Elijah Wood, Ian McKellen, Viggo Mortensen, Sean Bean

One comes to praise The Lord of the Rings: the Fellowship of the Ring, not to bury it. There is so much to admire—the look, the special effects, the expert acting by Englishmen McKellen, Bean and Ian Holm—in director Peter Jackson's loving, virtuoso transfer to the screen of J.R.R. Tolkien's fantasy novel. In this epic three-hour installment of a planned trilogy, Frodo (Wood), a hobbit (like a leprechaun but with oversize, hairy tootsies), and eight pals battle an evil wizard and monsters for an enchanted gold ring. The problem? All this plays like a giant game of Myst, with Ring's mythical characters never making the leap from virtual reality to real. Onscreen it's still for teenage boys, in age or at heart. (PG-13)

Bottom Line: Fails to enchant

Will Smith, Jada Pinkett Smith, Jamie Foxx, Jon Voight, Nona Gaye

The extended opening sequence of Ali cuts feverishly among scenes, including boxer Muhammad Ali (then known as Cassius Clay) pounding on the speed bag as he trains in Miami for his first title fight in 1964; women at a nightclub going crazy for sexy crooner Sam Cooke; Ali as a boy in Louisville, Ky.; and Malcolm X preaching at a mosque. This beginning is so exhilarating and sets up such high expectations, it's a disappointment when much of the rest of director Michael Mann's biopic fails to live up to its promise. Ali tracks the champ from '64 to '74, during which time he converted to Islam and had his title lifted after refusing the Vietnam War draft. What's missing is a point of view. Smith is impressive, but at the end of Ali's 2 hours 34 minutes, we know a lot about Ali but have even more questions. (R)

Bottom Line: Misses scoring a knockout

Jim Carrey, Laurie Holden, Martin Landau, Bob Balaban

This movie comes so heavily sugar-dusted, you'll need to brush yourself off upon leaving the theater. Carrey uses his sincere face to play a blacklisted Hollywood writer who in 1951 suffers amnesia and then is embraced as a long-lost war hero by a small California town. He helps his supposed pop (Landau) reopen an old film palace, and gosh darn it, happiness flows through the burg. Majestic, as sappily directed by Frank Darabont (The Shawshank Redemption), would even make Frank Capra cringe, despite its constant grandstanding about what America really stands for. (PG)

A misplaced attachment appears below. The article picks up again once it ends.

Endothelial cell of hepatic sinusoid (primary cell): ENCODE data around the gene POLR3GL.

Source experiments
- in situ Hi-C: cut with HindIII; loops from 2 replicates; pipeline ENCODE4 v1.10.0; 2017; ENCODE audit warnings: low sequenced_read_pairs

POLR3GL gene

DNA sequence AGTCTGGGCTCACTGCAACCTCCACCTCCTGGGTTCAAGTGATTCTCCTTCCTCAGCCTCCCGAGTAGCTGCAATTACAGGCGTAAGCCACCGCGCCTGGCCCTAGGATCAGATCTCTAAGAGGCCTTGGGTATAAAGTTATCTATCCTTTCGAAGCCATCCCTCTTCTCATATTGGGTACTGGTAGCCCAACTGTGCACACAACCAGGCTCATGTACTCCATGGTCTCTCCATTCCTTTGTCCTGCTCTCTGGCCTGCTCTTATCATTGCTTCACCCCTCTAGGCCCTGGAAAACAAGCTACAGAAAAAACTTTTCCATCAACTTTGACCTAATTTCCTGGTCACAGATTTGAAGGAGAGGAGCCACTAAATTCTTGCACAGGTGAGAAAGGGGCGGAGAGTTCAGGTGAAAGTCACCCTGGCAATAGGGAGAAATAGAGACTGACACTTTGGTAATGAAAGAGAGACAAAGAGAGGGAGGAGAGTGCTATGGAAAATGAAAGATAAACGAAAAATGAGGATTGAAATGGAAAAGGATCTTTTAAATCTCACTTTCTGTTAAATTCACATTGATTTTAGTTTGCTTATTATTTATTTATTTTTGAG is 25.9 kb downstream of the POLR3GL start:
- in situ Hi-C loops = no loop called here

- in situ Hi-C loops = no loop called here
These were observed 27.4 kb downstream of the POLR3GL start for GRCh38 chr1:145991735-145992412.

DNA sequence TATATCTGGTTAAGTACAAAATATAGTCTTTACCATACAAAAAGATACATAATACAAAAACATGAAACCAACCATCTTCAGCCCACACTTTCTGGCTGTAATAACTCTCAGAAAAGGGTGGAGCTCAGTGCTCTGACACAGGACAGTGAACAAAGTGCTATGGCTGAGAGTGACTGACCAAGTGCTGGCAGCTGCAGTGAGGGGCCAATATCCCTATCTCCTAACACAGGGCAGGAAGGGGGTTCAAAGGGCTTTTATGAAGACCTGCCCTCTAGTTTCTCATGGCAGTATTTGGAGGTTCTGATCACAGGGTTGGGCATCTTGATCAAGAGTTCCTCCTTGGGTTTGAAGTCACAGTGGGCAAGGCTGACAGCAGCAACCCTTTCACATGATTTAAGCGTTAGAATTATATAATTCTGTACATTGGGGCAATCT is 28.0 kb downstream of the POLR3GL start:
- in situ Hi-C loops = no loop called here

Bottom Line: E pluribus pabulum

Tom Cruise, Penélope Cruz, Cameron Diaz, Jason Lee

When Vanilla Sky appears on video, it could start a new drinking game similar to the old "Hi, Bob," in which players swigged a beer every time anyone greeted Bob Newhart on TV's Bob Newhart Show. In my proposed "Whoa, Tom" game, one would chug each time Cruise goes shirtless in the psychological thriller Sky. Better lay in a six-pack.

Sky aims for the heavens but falls short—and not just due to Cruise's needless shirt-doffings. Director-writer Cameron Crowe's listlessly faithful remake of Open Your Eyes, a 1997 Spanish film, is self-consciously trippy as it takes on the meaning of life. Cruise (acting with his usual strained intensity) is a promiscuous rich brat who falls for an aspiring dancer (Cruz, reprising her role from the Spanish version). Before true love can conquer, he's badly scarred in a car crash involving a vengeful ex-bedmate (Diaz). Then things get really complicated. The final scenes prove affecting—maybe because they include glimpses of the World Trade Center towers—but Sky quickly drifts from memory like a wispy cloud. (R)

Bottom Line: Tom loses his shirt and our interest

Meg Ryan, Hugh Jackman

With the exception of Bridget Jones's Diary, it has been a lousy year for romantic comedies, so here's to Kate & Leopold's passing muster—if just barely. Ryan, going exactly where she has gone too many times before, plays Kate, a busy market researcher who surprises herself by falling in love with the stodgy but charming Leopold (Jackman), an English duke. His old-fashioned ways come naturally: Leo has traveled to contemporary Manhattan straight from 1876 and still stands each and every time a lady enters the room. Jack-man is the draw here, a dapper dreamboat with timeless appeal. (PG-13)

Bottom Line: Charming enough

Russell Crowe, Jennifer Connelly

Featured attraction


John Nash Jr.'s story seems a natural for a movie, and yet it's a tricky one. How exactly do you show a brilliant mathematician—one who was awarded a Nobel Prize for his economic theories in 1994 and who still works at Princeton today—going mad and spending decades of his life a delusional prisoner of schizophrenia? A Beautiful Mind does it deftly, thanks to a brilliant theatrical ploy (to say more would give away too much) that draws viewers into Nash's madness. And kudos to Crowe, who can go over the edge without going over the top.

In chronicling Nash's tale, Mind also tells that of his loyal wife, Alicia (Connelly), who clings to the belief that the man she loves is still in there. Crowe is superb (though his West Virginia accent flirts with a Sean Connery parody), and Connelly adds more than mere decoration. Ably directed by Ron Howard and based on author Sylvia Nasar's 1998 biography of Nash, Mind gets sentimental at the end, but why the heck not? (PG-13)

Bottom Line: Beautifully done

Sprightly French comedy about a winsome waitress (Audrey Tatou). (R)

Harry Potter and the Sorcerer's Stone
Magic for fans but drags on way too long for the rest of us. (PG)

Check all wedding rings at the door. Marriage and infidelity are explored in an intriguing and well-acted Australian mystery drama. Stars Anthony LaPaglia and Barbara Hershey. (R)

Ocean's Eleven
Jackpot. Entertaining fun with a talented all-star cast. (PG-13)

Benjamin Bratt gives the performance of his career as ex-con Miguel Piñero, a writer, actor (Miami Vice) and junkie who died in 1988 at age 41. (R)